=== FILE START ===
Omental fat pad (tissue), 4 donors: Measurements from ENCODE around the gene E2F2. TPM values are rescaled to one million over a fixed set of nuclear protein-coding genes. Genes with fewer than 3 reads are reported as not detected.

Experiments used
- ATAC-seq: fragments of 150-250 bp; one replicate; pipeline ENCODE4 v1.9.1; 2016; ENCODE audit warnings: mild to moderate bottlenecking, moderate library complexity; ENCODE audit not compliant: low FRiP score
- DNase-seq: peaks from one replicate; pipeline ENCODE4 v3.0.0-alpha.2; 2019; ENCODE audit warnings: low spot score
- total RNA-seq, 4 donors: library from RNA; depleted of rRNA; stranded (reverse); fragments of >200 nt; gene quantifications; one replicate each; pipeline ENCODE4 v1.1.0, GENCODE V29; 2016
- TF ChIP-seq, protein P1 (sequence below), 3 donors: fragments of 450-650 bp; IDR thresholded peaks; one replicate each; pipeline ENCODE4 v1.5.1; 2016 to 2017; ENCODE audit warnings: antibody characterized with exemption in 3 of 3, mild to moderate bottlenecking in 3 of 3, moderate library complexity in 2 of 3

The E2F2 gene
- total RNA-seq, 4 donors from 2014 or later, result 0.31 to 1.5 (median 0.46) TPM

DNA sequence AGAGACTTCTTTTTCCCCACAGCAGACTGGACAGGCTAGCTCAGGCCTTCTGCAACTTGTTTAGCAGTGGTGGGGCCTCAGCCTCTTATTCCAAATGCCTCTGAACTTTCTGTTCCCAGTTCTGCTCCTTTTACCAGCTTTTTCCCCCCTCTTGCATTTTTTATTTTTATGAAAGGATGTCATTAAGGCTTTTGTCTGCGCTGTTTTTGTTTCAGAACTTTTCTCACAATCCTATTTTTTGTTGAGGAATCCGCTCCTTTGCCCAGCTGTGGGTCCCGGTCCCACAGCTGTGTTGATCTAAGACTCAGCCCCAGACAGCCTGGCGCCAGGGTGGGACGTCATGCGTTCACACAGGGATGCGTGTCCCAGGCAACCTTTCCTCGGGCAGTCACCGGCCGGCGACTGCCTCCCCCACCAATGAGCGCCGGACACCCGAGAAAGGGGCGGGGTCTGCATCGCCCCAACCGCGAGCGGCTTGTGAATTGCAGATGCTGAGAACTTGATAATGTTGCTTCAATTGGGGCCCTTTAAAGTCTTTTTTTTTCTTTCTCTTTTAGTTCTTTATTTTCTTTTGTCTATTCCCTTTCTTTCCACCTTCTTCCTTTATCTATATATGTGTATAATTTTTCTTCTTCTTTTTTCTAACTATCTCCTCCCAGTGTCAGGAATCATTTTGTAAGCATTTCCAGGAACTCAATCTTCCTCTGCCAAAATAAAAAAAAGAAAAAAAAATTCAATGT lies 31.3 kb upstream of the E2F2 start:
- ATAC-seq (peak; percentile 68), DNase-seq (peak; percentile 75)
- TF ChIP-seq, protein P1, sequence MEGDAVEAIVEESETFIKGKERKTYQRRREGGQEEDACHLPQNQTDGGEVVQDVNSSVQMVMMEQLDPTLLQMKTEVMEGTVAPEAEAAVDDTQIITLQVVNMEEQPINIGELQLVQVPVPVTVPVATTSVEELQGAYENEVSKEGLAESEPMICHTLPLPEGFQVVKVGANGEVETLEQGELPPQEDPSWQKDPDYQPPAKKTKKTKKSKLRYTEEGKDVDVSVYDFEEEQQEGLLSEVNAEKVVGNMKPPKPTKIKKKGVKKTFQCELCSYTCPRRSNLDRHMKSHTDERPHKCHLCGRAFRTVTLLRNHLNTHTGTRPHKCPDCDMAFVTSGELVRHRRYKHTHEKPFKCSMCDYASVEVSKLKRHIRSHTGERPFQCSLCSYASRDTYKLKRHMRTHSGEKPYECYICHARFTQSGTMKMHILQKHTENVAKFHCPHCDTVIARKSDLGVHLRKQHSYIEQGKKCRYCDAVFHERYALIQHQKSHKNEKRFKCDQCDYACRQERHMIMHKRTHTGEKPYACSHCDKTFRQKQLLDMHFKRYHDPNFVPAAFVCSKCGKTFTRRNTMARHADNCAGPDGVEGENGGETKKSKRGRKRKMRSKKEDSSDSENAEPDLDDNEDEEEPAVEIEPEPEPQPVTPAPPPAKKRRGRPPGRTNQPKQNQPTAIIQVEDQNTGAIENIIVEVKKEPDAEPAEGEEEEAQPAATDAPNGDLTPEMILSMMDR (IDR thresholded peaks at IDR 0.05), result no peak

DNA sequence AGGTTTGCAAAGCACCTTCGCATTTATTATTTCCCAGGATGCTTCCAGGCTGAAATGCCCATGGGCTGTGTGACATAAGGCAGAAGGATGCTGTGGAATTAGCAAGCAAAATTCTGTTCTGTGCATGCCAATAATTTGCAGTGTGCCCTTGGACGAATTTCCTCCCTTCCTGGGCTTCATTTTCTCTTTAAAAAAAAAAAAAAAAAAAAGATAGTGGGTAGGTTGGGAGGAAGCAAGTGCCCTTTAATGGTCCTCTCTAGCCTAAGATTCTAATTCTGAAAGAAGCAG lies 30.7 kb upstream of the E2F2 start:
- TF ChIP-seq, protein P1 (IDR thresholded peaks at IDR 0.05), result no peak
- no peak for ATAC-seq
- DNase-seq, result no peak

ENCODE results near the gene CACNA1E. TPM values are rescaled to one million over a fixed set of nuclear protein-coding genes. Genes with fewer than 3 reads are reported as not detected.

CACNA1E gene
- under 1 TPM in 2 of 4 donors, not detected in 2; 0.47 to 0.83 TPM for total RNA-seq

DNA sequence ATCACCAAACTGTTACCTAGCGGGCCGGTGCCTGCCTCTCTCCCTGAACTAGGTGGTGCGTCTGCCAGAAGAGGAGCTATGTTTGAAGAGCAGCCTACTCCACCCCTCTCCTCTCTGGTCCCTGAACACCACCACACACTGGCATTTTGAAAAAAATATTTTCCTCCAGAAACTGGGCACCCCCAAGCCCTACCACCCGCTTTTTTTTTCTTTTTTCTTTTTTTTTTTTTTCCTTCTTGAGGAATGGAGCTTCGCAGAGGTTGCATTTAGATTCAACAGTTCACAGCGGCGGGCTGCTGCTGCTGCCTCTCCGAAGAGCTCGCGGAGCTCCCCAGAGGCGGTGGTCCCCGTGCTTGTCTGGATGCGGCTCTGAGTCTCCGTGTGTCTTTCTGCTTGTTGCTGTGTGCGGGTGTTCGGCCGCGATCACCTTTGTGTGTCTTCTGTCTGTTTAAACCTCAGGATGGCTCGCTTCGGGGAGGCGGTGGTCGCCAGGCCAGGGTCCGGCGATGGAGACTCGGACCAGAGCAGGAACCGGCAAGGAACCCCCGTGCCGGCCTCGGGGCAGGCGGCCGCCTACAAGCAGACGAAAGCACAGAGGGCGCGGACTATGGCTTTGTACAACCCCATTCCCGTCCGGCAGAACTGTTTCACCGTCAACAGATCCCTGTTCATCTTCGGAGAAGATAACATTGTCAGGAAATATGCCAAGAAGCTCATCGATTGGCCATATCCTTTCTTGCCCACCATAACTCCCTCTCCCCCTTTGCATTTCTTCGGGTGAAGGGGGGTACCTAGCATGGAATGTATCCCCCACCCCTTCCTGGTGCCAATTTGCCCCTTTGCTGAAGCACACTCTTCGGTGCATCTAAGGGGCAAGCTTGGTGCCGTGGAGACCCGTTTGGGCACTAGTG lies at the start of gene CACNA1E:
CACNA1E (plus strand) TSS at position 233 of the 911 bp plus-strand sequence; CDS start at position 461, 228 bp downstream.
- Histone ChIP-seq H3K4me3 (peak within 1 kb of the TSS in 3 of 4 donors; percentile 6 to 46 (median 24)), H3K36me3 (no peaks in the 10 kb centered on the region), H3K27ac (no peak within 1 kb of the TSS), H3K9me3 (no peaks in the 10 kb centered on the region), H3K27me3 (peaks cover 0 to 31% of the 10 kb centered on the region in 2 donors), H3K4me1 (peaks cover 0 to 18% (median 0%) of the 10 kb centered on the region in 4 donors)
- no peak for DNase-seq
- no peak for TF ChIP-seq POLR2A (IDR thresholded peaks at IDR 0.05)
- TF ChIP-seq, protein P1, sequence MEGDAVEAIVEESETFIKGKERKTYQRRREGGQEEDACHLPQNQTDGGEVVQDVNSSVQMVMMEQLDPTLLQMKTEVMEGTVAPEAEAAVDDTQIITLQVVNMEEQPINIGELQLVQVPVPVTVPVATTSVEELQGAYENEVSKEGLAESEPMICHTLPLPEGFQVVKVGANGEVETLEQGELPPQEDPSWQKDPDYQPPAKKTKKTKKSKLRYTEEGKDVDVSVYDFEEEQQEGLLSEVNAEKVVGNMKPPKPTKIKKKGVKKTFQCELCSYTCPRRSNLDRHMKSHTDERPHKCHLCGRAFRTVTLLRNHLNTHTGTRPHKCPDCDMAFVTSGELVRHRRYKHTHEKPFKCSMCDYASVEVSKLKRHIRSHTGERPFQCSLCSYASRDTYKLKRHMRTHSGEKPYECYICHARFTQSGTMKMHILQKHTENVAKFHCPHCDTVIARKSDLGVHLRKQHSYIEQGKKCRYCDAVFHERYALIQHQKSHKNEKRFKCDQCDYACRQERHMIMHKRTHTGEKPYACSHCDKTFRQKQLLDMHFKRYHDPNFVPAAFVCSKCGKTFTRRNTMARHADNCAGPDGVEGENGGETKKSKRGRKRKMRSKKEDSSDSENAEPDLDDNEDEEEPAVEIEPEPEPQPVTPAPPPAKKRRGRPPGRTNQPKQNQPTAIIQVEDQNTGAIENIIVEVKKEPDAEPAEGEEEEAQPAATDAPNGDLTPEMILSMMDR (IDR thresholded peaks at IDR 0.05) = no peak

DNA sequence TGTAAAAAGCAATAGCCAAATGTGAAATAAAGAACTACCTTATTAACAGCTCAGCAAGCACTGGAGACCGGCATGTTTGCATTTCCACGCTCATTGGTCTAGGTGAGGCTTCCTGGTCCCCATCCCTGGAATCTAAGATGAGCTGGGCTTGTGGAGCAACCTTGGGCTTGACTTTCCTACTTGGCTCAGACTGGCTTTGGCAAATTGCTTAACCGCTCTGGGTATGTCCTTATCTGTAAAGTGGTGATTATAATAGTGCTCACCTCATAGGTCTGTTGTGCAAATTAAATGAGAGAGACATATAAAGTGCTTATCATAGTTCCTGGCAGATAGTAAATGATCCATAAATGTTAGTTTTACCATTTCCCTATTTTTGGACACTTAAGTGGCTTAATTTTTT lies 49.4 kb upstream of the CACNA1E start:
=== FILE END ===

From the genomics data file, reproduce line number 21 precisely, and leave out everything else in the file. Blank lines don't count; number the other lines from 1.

- Histone ChIP-seq H3K4me3 (peak within 1 kb of the TSS in 3 of 4 donors; percentile 6 to 46 (median 24)), H3K36me3 (no peaks in the 10 kb centered on the region), H3K27ac (no peak within 1 kb of the TSS), H3K9me3 (no peaks in the 10 kb centered on the region), H3K27me3 (peaks cover 0 to 31% of the 10 kb centered on the region in 2 donors), H3K4me1 (peaks cover 0 to 18% (median 0%) of the 10 kb centered on the region in 4 donors)